Anthony J. Lembo, MD: Prucalopride was approved by the FDA in December 2018. But in fact, it’s been out in Europe for probably a decade or so. The initial studies were done here over 15-plus years ago. It seems to be effective for chronic idiopathic constipation. It has not been studied in IBS with constipation, just to be clear. But there are lots of studies that have been done, mainly in Europe now, showing that it’s effective. It appears to be safe, devoid of any cardiovascular adverse effects. There was another product called tegaserod, which was like prucalopride; but prucalopride is a full 5-HT4 agonist, and tegaserod is a partial agonist. There was some question as to whether there were cardiovascular concerns with tegaserod, which we don’t think have really panned out.
Brennan Spiegel, MD: Which is also back now.
Anthony J. Lembo, MD: Which also got approved, exactly. I’ve not been able to get it at the pharmacy yet. I don’t think it’s out, but prucalopride is. We now have 2 5-HT4 [5-hydroxytrypamine 4] agonists.
Tegaserod was studied in IBS with constipation and was shown to be effective. We were using it quite extensively before it was removed from the market. I think that with prucalopride, there’s probably some good reason to use it. We don’t know the effect of abdominal pain, but I suspect it will probably be effective.
Mark Pimentel, MD: Yeah. There might be limitations on whom to use tegaserod in because of some of the narrow discussions with the FDA. We have to see what that all looks like.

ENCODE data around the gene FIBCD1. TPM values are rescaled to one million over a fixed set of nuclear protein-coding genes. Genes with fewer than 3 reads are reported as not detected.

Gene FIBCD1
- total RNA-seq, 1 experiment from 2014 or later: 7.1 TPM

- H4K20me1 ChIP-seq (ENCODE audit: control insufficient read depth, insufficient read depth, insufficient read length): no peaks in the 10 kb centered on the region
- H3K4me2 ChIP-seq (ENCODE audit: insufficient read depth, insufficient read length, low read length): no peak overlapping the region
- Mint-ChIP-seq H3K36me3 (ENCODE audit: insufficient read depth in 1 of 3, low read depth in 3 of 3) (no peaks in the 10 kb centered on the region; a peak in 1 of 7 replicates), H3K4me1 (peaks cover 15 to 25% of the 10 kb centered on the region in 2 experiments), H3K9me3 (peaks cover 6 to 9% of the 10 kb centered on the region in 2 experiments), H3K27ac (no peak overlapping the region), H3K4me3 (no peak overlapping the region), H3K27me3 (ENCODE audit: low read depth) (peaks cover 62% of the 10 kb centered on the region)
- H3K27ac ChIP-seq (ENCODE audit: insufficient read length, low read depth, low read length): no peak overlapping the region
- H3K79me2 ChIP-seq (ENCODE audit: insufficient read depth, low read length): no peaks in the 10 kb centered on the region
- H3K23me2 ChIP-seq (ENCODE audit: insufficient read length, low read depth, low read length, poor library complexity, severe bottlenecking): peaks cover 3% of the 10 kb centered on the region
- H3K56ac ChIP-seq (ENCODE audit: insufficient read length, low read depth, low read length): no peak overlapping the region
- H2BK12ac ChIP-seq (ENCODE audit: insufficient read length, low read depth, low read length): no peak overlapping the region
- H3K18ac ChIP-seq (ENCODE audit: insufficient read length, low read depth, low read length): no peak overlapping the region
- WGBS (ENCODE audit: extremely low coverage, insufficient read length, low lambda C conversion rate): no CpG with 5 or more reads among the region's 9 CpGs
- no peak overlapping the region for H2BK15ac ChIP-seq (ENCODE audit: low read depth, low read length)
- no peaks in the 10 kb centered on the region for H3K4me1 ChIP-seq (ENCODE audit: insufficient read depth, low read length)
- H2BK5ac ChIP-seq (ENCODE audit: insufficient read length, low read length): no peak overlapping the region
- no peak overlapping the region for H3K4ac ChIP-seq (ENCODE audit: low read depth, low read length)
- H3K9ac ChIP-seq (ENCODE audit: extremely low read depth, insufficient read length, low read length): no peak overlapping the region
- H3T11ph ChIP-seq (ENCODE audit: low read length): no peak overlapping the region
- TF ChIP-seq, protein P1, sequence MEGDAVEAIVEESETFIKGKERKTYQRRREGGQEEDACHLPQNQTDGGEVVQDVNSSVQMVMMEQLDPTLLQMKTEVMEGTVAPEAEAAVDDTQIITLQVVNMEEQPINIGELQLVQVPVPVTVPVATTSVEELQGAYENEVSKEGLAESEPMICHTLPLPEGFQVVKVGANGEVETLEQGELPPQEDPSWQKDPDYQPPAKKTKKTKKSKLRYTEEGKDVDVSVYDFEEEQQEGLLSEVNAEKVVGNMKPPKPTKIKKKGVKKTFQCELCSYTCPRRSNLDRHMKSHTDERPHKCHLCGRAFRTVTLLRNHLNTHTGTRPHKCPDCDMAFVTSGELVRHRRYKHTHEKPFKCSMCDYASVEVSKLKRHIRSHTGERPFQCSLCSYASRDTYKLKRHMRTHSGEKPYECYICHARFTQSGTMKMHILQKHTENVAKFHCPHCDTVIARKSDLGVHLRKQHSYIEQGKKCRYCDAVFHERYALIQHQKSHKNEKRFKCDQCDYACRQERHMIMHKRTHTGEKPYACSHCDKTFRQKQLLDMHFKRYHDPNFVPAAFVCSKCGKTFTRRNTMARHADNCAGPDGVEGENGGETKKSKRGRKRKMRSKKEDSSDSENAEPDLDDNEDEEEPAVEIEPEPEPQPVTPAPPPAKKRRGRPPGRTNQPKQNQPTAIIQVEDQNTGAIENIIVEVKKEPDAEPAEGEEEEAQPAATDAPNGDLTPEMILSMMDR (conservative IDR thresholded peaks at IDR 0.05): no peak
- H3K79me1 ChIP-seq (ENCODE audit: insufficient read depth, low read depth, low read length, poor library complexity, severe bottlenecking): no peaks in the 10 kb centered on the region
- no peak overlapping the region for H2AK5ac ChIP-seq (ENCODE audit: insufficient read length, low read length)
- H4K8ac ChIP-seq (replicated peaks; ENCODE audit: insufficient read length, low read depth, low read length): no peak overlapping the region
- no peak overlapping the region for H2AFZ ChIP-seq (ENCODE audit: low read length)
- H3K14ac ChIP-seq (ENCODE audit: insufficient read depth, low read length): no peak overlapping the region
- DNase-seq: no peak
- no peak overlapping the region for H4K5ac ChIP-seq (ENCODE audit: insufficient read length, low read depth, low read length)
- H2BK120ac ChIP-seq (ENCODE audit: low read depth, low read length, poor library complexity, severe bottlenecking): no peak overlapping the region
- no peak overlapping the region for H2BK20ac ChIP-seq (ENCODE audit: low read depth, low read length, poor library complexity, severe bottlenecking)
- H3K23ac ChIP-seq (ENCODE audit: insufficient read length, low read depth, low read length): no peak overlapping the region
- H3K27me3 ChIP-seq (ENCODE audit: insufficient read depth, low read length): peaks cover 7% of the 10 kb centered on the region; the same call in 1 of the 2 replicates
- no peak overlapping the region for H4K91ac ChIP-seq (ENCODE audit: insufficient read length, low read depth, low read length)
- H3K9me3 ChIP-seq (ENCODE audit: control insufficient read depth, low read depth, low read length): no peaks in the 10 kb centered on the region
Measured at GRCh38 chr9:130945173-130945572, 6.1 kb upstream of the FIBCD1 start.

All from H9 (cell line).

William D. Chey, MD: Actually, the indication is for women with IBS-C under the age of 65. It’s important for people to realize that is the FDA approved indication. One other thing to know about tegaserod, which is interesting, is that it’s the only drug that we’ve talked about that actually has an RCT [randomized controlled trial] in IBS-M, or IBS with a mixed bowel pattern, and did show benefits. You’re right, we’ll see how this sorts out in the marketplace. But there are no studies with prucalopride in IBS-C at the current time.
Brennan Spiegel, MD: I do think this is an important advance for the toolbox for those of us who are managing these patients. It does seem like prucalopride works across the GI [gastrointestinal] tract, including in the foregut. We haven’t talked a lot about this, because we’ve been focused on IBS, but we know there’s overlap with other conditions. Particularly dyspepsia, functional dyspepsia, GERD [gastroesophageal reflux disease] to some degree overlaps with IBS. I’m not saying 5-HT4 agonists necessarily cure those conditions, but there is evidence that tegaserod, for example, can, to some degree, reduce the foregut symptoms of dyspepsia. So for me, when I think of a patient as lower-GI symptoms but also foregut symptoms, I start thinking that maybe these 5-HT4s, particularly the highly selective 5-HT4 agonists, are useful.
Mark Pimentel, MD: Prokinetics. They’re back.
Ali Rezaie, MD: A point that Bill mentioned is very important. You were talking about IBS with diarrhea, not IBS-C. And IBS-M… I feel like it’s left out sometimes. There are very few studies on IBS-M, with tegaserod being 1. TARGET 1 and TARGET 2 on rifaximin also included IBS-M patients and some data with peppermint. That’s essentially it. So that’s another group that we need to pay attention to.
Mark Pimentel, MD: This is why I have a deep bench, because you remind me of this category of drugs that just recently came out. So thank you for that.
Transcript edited for clarity.